TSMC 3nm FinFlex + Self-Aligned Contacts, Intel EMIB 3 + Foveros Direct, AMD Yield Issues, IBM Vertical Transport FET (VTFET) + RU Interconnects, CFET, Sequential Stacking, Samsung Yield, and more
IEDM 2022 Round-Up
We recently attended the 68th Annual IEEE International Electron Devices Meeting in San Francisco. IEDM is a premiere conference for state-of-the-art semiconductors device technology. In 2022, countless companies, from the likes of Intel, TSMC, Samsung, IBM, Micron, Unimicron, ASE, and Applied Materials to research institutions like IMEC and CEA-Leti, and many universities presented on the leading-edge of semiconductors. The leading-edge does not just refer to the most advanced logic processes, but also memory, analog, packaging, and many other fields. It is important to stay on top of this conference as it shows technologies that will lead to changes in business across equipment, foundry, fabless, device, and packaging.
This article is the first part of a short series about the many advancements, developments, and research talked about at IEDM, which will cover advanced logic technologies and advanced packaging. This article will cover CFET, the next evolution of gat all-around transistors, Sequential Stacking, LFET, Applied Materials Barrierless Tungsten Metal Stack, Samsung Hybrid Bonding Logic 4um and HBM, ASE FoCoS, TSMC 3nm FinFlex and Self-Aligned Contacts, Intel EMIB 3 and Foveros Direct, Qualcomm Samsung 5nm DTCO & Yield, IBM Vertical Transport FET (VTFET) and RU Interconnects.
We will also discuss some AMD Yield Issues that cropped up, unrelated to any of the presentations/papers at IEDM.
If you enjoy it, please do share, subscribe, and let us know, this took a tremendous amount of work, and we know this is too technical for most subscribers. Even if you believe it is too technical, at least scroll through, there should be some interesting bits.
TSMC FinFlex - Paper 27.5
At IEDM 2022, TSMC talked about N3B and N3E, as we detailed previously. We discussed a lot around cost, performance, the Contacted Gate Pitch (CGP), Minimum Metal Pitch (MMP), and SRAM bitcell size, but these were far from their only contributions to the conference.
In TSMC’s paper on N3E, they introduced FinFlex. This is part of the immense design technology co-optimization (DTCO) that went into the N3 family of nodes. FinFlex is an advanced form of fin depopulation. Usually, with fin depopulation, the number of NMOS and PMOS fins is reduced in a standard cell. This allows the reduction of cell heights and, therefore, improvement in density. With more advanced nodes, each fin can also carry more drive current, allowing fin depopulation to occur with little impact on performance.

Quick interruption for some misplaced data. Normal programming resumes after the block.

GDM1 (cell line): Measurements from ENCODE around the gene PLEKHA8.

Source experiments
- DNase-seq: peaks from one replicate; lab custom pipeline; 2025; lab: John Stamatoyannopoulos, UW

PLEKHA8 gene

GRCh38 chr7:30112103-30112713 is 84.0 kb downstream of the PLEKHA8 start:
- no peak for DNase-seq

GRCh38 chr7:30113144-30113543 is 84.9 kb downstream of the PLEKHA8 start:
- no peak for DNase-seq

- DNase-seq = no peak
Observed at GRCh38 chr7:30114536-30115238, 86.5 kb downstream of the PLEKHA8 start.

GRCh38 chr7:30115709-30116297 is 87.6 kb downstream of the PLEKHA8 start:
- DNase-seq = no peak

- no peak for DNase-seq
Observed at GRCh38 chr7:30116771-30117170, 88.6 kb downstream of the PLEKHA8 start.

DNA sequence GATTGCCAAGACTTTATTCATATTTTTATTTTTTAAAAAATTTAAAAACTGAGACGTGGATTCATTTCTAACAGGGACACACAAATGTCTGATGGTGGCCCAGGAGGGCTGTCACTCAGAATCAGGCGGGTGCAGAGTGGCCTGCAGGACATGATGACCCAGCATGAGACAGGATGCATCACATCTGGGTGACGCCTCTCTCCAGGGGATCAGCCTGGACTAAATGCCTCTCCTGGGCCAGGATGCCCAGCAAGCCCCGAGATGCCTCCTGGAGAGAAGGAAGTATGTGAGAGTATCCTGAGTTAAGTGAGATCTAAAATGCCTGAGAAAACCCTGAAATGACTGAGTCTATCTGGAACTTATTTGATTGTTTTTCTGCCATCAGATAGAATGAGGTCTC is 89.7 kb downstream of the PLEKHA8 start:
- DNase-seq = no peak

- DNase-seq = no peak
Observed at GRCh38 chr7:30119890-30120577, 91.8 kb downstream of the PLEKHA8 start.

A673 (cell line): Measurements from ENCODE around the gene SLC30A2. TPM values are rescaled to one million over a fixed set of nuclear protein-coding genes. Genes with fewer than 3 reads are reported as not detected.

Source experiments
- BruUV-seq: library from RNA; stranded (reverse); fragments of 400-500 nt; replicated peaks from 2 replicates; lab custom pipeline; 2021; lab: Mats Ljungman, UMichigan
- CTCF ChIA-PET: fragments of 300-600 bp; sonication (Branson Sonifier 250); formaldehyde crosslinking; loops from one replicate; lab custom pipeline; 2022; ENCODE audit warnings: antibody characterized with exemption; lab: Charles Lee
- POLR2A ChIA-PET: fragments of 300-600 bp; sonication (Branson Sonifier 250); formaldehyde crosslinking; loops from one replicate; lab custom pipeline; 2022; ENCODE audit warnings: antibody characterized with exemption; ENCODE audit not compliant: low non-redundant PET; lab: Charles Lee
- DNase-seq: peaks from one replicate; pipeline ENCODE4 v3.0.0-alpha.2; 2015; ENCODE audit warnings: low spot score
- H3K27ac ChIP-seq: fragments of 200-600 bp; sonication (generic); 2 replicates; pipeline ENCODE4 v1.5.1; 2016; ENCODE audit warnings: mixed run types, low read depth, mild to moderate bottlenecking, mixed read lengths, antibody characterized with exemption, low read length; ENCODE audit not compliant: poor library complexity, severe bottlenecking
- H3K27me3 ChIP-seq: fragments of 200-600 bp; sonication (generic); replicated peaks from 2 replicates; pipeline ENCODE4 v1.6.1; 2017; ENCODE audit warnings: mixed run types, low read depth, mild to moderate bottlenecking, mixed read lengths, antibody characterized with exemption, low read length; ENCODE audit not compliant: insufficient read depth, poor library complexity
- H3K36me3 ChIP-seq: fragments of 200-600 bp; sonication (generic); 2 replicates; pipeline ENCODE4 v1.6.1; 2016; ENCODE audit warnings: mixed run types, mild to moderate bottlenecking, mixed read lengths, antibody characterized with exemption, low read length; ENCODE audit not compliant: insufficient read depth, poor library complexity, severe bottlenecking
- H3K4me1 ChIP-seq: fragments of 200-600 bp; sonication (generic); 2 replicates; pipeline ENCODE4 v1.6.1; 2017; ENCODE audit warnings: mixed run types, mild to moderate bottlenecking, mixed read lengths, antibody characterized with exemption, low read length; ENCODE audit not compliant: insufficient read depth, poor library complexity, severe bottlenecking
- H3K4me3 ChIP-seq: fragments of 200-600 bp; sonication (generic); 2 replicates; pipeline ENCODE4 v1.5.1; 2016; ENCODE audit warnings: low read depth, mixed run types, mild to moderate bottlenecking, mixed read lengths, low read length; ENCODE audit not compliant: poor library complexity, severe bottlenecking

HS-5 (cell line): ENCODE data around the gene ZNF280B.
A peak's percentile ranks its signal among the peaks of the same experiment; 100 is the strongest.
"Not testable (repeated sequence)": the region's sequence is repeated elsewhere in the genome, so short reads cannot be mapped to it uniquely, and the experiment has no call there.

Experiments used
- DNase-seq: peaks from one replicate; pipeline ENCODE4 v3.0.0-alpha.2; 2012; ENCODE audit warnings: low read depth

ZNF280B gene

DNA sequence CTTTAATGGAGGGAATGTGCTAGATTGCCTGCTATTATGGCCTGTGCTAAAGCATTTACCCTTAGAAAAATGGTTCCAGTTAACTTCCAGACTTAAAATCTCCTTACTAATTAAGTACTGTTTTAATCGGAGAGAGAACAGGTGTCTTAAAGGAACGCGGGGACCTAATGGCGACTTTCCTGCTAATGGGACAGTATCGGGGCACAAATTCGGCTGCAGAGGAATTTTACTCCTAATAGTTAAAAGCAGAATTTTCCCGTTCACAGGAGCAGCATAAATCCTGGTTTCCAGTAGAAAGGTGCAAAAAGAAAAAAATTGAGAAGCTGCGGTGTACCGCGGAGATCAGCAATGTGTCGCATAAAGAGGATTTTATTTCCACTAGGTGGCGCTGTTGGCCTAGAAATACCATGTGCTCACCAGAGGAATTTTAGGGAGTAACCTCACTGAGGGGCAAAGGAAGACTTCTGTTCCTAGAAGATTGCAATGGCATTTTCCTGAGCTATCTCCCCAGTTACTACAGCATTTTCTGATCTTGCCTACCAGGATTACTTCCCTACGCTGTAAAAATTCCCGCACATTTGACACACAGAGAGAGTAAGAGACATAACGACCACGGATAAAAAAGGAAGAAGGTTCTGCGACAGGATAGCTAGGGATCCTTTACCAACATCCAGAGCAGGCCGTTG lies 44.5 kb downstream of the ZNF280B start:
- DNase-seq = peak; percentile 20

However, with reduced cell height, the interconnect becomes a more limiting factor. With a 1-fin cell, there is little room for interconnects, and the interconnects becoming the sole bottleneck is almost guaranteed. With FinFlex, a 2-1 fin setup is used, where a 1-fin cell is stacked on top of a 2-fin cell. This helps alleviates the interconnect bottlenecks and effectively results in a cell with a height of 1.5 fins. With N3E, TSMC offers three libraries, a 2-1 cell library for high density, a 2-2 cell library for balanced power and performance, and a 3-2 cell library for high performance.
According to TSMC, the 2-1 cell library offers 30% lower power at the same performance, 11% higher performance at the same power, and a 36% reduction in the area relative to the 2-fin library on their N5 node. The 2-2 cell library offers 22% lower power at the iso-performance, 23% higher performance iso-power, and 28% lower area. The 3-2 cell library offers 12% lower power iso-performance, 32% higher performance iso-power, and 15% lower area.
N3E also offers 6 threshold voltage options, eLVT, uLVT, uLVT-LL, LVT, LVT-LL, and SVT. Each of these comes with different tradeoffs in power and performance and allows designers to tune their power-performance characteristics more precisely.
When comparing the 2-1 and 3-2 cells, TSMC shows the 3-2 cell has 9% higher performance. Unless the designers absolutely need this performance, the gains are minimal in performance. This strengthens the case for denser, more power-efficient libraries. However, that ignores interconnect density limitations. FinFlex lets designers achieve the highest density possible with denser cells with less dense cells, such as the 2-2 and 3-2 cells to maximize their interconnect routing and performance.
The metal stack of N3E, while slightly relaxed from N3B is still extremely dense. The metal 0 pitch is 23nm, an 18% reduction from N5. Double-width is also offered on the metal 0 layer for lower resistance and higher performance.